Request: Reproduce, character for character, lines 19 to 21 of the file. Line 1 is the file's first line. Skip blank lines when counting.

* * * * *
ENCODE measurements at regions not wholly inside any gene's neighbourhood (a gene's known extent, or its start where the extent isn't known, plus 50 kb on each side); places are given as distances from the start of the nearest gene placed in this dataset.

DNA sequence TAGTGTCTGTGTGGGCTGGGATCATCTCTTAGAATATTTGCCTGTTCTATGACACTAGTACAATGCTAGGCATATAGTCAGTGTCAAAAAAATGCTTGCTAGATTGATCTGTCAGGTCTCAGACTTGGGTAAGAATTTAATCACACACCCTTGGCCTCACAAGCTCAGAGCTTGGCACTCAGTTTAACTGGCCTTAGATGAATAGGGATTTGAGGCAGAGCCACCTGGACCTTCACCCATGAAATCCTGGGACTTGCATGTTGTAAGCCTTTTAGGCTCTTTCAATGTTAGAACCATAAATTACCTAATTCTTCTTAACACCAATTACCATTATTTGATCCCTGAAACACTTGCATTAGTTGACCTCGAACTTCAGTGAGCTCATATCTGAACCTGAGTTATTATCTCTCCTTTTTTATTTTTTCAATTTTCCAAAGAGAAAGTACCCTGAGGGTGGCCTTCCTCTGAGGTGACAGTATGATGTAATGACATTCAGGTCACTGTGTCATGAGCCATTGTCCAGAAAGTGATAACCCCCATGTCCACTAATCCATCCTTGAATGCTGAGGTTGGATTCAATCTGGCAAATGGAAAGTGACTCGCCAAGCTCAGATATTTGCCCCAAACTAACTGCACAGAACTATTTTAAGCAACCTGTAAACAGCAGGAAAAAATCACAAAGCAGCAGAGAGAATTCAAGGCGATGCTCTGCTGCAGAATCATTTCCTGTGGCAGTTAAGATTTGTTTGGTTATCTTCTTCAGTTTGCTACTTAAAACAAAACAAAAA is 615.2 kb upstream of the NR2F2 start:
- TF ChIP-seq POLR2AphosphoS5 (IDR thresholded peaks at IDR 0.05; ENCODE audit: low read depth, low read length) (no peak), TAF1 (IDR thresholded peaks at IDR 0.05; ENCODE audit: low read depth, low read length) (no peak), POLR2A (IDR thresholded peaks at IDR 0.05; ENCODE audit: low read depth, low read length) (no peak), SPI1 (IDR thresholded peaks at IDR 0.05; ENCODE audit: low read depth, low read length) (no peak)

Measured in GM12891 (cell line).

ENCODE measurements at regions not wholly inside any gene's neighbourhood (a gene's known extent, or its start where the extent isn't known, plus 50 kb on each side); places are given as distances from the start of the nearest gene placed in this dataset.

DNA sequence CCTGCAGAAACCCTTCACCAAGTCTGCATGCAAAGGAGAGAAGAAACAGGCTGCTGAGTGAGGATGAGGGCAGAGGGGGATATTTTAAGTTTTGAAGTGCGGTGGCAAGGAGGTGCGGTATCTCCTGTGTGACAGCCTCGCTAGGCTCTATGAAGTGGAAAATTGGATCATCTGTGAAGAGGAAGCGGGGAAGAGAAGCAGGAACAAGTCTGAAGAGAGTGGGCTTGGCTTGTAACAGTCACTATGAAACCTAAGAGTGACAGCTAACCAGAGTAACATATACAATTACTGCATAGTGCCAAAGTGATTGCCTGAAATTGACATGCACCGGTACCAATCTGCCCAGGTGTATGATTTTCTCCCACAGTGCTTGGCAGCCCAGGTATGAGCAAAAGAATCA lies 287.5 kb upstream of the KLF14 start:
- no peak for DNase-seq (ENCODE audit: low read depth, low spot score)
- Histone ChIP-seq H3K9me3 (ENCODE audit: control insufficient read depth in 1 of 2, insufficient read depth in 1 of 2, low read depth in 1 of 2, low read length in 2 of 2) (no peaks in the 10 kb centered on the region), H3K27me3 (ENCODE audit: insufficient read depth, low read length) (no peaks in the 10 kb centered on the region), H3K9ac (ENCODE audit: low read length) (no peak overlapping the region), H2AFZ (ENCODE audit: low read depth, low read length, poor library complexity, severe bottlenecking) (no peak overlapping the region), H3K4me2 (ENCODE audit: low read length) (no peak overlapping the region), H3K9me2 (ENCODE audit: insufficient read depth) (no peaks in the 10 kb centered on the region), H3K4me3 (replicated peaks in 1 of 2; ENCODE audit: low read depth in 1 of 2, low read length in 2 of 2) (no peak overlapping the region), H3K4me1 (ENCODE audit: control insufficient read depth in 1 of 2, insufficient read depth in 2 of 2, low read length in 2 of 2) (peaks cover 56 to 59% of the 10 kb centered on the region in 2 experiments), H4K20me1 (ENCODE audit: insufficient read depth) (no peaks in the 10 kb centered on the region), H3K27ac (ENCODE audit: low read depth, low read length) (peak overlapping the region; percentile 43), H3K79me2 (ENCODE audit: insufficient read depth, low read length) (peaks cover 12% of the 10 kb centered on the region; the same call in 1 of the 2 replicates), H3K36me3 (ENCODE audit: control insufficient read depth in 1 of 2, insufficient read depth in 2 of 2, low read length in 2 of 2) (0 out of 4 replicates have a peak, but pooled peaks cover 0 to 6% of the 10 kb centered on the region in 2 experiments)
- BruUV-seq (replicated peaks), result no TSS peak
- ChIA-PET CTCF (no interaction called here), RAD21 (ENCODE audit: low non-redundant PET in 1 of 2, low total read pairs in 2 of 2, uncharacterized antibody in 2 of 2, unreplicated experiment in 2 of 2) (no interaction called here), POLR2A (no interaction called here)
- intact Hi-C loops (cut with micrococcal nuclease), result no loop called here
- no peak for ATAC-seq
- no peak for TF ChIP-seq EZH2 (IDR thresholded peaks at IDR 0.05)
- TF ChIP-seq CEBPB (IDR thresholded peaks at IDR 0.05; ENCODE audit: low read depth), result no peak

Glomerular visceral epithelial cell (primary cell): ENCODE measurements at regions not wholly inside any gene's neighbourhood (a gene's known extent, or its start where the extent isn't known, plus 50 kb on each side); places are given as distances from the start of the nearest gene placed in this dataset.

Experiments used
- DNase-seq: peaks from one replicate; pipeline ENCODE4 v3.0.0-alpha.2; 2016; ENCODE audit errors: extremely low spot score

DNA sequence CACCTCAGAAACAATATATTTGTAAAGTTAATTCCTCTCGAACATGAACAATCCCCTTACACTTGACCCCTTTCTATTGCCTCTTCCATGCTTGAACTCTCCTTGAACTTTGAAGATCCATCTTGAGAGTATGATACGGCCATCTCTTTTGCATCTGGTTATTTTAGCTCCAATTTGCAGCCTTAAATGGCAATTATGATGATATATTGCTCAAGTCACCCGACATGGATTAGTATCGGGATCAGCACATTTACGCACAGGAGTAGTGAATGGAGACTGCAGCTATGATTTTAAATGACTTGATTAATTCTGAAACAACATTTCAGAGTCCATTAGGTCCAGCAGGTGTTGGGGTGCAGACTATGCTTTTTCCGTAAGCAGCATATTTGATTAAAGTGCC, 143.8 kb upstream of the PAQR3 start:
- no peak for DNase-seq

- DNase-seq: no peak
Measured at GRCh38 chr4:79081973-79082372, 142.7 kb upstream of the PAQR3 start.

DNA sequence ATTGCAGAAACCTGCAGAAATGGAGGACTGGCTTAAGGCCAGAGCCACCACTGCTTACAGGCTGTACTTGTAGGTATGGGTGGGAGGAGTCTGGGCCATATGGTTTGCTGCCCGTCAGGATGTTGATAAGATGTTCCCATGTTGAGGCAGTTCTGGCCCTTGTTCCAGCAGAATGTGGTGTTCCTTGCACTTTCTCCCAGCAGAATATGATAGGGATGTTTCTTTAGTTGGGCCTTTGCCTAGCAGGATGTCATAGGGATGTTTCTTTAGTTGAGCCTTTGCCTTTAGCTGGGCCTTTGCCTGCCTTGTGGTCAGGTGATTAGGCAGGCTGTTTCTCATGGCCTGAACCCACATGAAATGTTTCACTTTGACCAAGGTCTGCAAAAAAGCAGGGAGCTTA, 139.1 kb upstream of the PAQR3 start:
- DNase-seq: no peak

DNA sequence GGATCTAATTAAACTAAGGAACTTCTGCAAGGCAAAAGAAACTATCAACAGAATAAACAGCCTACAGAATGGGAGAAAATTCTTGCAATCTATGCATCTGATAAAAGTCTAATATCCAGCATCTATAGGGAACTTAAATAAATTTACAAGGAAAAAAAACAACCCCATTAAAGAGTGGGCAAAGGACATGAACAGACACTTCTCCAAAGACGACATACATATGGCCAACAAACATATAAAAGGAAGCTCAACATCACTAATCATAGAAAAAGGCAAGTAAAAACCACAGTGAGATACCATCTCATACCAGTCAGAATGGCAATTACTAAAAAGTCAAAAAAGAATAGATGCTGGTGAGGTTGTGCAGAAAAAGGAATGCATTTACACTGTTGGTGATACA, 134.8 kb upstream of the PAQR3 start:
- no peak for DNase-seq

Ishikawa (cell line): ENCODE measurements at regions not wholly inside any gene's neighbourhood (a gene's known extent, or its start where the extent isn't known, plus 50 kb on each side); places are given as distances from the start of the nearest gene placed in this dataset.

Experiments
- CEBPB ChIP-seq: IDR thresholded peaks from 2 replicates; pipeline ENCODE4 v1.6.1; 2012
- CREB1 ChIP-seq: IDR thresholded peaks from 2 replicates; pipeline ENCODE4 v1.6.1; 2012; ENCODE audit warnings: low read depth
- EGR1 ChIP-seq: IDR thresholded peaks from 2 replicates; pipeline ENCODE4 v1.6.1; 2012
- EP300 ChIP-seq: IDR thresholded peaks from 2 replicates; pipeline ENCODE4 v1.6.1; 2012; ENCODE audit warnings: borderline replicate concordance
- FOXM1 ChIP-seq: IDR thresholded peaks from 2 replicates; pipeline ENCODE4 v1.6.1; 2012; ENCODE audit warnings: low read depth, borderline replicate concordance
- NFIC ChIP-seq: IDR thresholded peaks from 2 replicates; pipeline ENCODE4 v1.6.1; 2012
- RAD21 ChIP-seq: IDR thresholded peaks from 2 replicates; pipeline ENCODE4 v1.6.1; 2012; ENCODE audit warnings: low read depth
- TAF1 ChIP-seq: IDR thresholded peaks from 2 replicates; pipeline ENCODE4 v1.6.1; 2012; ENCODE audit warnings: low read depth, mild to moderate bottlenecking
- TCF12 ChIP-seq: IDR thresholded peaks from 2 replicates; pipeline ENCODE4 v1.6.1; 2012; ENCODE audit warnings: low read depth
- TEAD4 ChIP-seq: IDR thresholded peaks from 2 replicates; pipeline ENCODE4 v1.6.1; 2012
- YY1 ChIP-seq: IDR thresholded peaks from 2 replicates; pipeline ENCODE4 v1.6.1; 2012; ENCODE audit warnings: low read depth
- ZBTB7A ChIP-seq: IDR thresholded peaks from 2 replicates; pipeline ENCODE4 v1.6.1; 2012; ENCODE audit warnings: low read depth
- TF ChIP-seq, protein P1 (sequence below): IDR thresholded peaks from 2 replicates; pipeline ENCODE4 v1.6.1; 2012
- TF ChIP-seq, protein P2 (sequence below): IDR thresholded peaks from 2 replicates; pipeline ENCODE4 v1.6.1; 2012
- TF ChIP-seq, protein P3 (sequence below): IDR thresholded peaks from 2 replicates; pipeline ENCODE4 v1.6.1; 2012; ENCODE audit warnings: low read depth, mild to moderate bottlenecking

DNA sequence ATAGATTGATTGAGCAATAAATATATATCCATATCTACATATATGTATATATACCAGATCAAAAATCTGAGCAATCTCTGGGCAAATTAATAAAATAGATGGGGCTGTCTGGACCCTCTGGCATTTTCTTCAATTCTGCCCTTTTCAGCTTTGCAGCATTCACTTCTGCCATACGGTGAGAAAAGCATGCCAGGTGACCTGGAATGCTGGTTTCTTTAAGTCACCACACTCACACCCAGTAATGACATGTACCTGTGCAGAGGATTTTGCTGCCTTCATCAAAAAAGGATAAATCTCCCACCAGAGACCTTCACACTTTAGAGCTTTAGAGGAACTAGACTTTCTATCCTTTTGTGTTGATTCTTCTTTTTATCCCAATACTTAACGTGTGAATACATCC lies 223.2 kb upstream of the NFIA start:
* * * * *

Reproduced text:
- no peak for DNase-seq

- DNase-seq: no peak
Measured at GRCh38 chr4:79081973-79082372, 142.7 kb upstream of the PAQR3 start.